Brent Budowsky: Obama needs to contemplate the possibility that his legacy will be “the jobless president.” He should fight to become “the jobs president.”
Shamus Cooke: The coast is clear, the media tells us; economic disaster has been averted. The Euro Zone is finally stable and the U.S. economy is recovering. Whew! Why, then, are government policies internationally still pursuing extremist measures?
As a progressive (or liberal or lefty), will you support President Barack Obama’s re-election?
Steve Hochstadt: Palin and Cain are not foolish. They recognized that the elemental ideas of the Tea Party supporters could be exploited by slick slogans and political gimmicks.
Steve Hochstadt: The Republican candidates for President often say that government should be run like a business. Yet businesses take a very different attitude toward the science of global warming than Republican politicians.
John Peeler: One of the most striking features of our current global economic morass is that many Third World economies are weathering the crisis rather well, while the supposed leaders of the world economy (the United States, the European Union, the Japanese) are in deep trouble that looks to get deeper.
Ted Vaill: In less than a month, unless they relent in their effort to destroy the American (and the world) economy to curry favor with their Tea Party wing, the Republicans in Congress will cause the American government to default on its debt, on August 2, 2011 or thereabouts.
Brent Budowsky: Make no mistake: If the debt ceiling is not extended and America goes into default, markets and economies around the world will probably crash.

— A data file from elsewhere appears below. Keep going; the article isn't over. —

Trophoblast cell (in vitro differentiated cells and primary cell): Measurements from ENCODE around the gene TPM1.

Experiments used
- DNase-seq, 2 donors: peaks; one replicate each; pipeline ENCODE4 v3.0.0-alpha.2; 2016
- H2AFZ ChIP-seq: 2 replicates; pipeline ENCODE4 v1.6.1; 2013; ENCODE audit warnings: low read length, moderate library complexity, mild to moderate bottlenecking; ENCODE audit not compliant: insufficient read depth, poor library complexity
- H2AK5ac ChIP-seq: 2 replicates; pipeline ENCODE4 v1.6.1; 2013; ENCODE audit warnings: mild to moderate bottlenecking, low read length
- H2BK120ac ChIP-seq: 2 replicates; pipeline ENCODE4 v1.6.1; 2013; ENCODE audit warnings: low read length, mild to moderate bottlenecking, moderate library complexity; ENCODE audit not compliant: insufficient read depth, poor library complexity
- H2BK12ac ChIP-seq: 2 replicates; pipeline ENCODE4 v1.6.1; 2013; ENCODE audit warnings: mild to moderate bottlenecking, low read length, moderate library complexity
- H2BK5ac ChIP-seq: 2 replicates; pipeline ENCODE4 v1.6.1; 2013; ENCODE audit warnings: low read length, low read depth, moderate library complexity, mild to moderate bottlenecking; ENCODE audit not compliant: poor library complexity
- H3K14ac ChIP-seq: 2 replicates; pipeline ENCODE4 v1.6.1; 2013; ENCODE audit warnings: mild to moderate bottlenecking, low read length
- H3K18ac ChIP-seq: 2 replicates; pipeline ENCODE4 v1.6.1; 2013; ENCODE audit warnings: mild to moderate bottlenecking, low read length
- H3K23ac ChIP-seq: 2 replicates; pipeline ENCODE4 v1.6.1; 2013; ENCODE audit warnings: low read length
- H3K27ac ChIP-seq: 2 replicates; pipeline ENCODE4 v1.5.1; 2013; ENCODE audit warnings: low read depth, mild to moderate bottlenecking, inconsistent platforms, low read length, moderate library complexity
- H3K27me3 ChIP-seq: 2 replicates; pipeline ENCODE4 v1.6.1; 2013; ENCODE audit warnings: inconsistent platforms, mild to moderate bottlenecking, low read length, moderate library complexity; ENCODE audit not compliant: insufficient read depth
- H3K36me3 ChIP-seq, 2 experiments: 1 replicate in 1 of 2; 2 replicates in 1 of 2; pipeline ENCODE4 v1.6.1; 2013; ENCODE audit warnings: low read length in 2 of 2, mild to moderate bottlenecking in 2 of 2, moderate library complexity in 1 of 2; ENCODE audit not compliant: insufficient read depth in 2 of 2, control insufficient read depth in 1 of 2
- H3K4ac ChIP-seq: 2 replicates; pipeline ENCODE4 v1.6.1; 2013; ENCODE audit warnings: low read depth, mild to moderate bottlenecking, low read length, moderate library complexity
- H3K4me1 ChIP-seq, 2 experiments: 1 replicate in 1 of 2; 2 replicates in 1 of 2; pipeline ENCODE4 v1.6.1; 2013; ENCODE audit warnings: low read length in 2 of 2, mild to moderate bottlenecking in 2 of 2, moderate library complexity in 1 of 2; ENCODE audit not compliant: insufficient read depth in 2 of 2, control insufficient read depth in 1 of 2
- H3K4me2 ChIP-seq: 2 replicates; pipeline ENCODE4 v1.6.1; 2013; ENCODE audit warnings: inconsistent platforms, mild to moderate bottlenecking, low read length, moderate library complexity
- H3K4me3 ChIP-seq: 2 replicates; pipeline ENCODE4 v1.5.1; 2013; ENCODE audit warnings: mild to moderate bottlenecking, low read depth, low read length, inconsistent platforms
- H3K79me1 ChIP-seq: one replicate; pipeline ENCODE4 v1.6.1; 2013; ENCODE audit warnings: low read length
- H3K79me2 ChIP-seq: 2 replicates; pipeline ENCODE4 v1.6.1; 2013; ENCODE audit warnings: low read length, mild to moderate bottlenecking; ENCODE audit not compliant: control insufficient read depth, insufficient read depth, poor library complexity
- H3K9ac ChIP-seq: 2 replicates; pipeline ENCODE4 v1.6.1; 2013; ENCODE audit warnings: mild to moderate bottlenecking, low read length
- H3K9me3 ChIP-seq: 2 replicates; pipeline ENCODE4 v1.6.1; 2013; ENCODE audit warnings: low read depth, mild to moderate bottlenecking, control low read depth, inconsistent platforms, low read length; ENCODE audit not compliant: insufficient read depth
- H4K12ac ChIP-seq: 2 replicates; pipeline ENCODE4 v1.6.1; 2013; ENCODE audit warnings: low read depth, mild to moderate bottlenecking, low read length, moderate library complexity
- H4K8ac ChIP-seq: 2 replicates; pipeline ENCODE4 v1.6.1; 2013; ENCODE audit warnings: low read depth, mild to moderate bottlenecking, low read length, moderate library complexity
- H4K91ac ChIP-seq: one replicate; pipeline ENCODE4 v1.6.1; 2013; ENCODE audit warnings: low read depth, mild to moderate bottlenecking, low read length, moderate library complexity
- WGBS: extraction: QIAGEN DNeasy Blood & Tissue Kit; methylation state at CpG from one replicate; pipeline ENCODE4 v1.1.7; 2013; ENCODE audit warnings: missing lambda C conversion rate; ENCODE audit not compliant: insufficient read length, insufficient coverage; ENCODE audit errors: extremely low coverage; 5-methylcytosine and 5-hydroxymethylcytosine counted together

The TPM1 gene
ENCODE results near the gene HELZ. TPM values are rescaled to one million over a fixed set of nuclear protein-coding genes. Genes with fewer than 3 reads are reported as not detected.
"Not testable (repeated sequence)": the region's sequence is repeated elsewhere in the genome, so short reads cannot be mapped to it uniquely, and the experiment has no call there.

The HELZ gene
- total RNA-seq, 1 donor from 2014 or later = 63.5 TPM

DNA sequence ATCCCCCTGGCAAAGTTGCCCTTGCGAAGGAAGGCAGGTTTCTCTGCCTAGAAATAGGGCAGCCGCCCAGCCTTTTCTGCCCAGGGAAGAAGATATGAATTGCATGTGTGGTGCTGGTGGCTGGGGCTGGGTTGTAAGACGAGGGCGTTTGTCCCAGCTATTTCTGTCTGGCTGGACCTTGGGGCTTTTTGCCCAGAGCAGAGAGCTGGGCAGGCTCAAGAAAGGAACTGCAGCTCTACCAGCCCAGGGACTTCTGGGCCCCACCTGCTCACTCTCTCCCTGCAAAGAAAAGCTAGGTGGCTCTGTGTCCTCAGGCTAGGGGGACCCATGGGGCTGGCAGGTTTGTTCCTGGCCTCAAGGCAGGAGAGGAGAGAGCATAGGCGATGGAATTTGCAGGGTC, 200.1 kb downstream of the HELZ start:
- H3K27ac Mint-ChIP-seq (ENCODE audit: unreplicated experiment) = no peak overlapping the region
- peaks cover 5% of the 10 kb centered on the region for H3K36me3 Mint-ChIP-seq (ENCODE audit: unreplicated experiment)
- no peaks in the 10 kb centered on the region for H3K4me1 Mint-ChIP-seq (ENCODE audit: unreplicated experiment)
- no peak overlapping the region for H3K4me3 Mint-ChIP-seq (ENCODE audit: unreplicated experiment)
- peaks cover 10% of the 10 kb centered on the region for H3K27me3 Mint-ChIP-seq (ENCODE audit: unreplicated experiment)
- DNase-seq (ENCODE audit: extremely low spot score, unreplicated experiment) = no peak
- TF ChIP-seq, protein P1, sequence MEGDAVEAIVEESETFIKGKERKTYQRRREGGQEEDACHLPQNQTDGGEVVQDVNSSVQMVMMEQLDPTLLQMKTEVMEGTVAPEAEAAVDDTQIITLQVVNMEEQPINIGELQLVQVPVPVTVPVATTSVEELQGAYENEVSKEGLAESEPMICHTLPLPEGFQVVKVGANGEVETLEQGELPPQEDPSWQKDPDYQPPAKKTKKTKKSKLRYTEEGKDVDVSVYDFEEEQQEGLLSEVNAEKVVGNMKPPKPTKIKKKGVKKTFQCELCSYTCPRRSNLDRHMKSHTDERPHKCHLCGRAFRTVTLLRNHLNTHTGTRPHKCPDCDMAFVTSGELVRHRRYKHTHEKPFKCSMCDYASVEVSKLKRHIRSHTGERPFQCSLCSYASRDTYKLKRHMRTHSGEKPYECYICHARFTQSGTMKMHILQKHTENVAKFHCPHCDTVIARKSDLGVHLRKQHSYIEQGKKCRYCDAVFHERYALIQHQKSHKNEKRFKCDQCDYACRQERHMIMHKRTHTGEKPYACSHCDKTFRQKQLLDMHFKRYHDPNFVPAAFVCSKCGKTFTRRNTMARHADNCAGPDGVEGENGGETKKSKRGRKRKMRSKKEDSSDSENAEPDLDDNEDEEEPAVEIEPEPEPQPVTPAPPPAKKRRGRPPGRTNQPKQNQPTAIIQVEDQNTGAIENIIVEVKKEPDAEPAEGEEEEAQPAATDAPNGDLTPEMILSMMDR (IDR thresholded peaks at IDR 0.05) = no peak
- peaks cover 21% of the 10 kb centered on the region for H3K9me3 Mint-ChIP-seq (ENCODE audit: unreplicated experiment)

Michele Waslin: Most importantly, worksite enforcement can only be truly effective if done in conjunction with comprehensive immigration reform—something President Obama alluded to in the State of the Union Address last night and Rep. Zoe Lofgren addressed in today’s hearing.
Sherwood Ross: Without unions, human beings will subsist in a world of wage-slavery, of “haves” and “have nots,” rather than in a world where the average person has a chance at making a decent living.
William Lambers: President Obama and Secretary Clinton have both stated how a strong, stable Yemen is a vital national security priority. The Senate, citing Al Qaida’s presence, has emphasized the same through a resolution. But where is the food?
Joseph Palermo: The financial reform legislation currently winding its way through the Congress is a step in the right direction but it retains too much of the status quo that brought down the economy in the first place. The key problem, as many economists have been telling us, is that the top financial institutions remain “too big to fail.” Congress can enact all the regulations it wishes but even the best written rules won’t be enough to prevent another financial meltdown.
Robert Reich: As long as the big banks are allowed to remain big, their political leverage over Washington will remain big. And as long as their political leverage remains big, the taxpayer and economic tab for the next mess they create will be big. By all means, give regulators resolution authority and also impose the tightest regulations possible. But Congress and the White House shouldn’t stop there. Limits should be placed on how big big banks can become.